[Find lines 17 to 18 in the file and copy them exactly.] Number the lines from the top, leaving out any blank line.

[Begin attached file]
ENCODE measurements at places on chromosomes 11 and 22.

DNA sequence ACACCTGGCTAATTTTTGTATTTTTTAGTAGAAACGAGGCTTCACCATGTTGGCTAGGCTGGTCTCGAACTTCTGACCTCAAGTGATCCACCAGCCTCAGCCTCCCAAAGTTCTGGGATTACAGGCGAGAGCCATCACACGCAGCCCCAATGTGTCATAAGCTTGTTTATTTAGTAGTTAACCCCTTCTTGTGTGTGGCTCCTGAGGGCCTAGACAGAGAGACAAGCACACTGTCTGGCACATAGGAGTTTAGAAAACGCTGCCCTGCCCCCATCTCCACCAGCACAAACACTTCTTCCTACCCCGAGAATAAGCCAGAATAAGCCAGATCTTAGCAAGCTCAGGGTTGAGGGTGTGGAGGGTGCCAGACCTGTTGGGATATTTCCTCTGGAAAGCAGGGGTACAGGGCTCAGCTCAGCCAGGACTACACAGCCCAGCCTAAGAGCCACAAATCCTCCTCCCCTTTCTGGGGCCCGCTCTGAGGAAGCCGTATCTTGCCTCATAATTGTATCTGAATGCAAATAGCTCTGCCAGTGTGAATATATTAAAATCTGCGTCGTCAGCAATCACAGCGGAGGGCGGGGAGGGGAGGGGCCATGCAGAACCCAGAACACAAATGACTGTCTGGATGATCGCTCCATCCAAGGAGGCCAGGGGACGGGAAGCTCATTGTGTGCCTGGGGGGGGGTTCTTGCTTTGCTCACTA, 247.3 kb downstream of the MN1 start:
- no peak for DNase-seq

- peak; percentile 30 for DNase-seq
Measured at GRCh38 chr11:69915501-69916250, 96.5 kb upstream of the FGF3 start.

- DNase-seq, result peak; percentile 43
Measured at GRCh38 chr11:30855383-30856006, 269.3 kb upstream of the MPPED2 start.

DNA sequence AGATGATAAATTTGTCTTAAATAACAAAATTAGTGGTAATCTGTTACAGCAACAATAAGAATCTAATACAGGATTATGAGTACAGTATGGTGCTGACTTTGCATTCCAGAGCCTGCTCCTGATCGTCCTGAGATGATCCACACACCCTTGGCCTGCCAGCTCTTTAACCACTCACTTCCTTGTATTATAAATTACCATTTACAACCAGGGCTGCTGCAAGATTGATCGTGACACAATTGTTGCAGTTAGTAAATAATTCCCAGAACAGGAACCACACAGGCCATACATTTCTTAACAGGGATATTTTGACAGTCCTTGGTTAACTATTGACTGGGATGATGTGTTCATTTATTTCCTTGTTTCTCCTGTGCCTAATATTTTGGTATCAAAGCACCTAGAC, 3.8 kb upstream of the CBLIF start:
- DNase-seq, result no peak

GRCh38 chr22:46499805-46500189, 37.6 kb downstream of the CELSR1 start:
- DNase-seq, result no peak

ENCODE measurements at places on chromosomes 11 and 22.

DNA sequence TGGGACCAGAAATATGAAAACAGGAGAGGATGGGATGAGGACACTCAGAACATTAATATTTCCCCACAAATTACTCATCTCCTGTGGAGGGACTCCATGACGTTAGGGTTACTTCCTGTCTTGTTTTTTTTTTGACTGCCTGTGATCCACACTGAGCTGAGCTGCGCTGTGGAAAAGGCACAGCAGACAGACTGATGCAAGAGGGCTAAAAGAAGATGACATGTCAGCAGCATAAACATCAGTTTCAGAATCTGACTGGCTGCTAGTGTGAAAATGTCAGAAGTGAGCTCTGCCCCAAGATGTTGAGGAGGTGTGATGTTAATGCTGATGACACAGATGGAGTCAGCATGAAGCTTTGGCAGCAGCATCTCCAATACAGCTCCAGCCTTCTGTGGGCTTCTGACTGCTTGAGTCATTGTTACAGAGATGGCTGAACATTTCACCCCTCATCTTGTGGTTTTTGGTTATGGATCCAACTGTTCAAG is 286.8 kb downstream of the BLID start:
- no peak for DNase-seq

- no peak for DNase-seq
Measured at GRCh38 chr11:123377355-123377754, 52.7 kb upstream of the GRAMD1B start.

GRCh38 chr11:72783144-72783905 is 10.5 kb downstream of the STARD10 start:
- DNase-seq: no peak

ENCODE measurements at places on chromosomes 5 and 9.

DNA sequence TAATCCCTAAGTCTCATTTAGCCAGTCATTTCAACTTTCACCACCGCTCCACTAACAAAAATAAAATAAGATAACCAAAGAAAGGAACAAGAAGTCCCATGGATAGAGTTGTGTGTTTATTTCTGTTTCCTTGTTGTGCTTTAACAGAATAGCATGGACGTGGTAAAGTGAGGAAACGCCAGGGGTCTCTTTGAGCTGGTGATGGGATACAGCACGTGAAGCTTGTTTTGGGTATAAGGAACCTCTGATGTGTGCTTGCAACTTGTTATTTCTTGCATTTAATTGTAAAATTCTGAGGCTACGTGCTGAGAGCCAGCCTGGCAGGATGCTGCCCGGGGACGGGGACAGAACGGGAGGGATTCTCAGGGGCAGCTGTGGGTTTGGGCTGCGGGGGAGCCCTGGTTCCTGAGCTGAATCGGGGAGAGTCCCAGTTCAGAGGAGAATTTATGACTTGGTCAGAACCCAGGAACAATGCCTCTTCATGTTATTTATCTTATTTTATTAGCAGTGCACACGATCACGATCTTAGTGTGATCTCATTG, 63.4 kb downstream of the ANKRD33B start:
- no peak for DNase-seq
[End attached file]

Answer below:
GRCh38 chr11:72783144-72783905 is 10.5 kb downstream of the STARD10 start:
- DNase-seq: no peak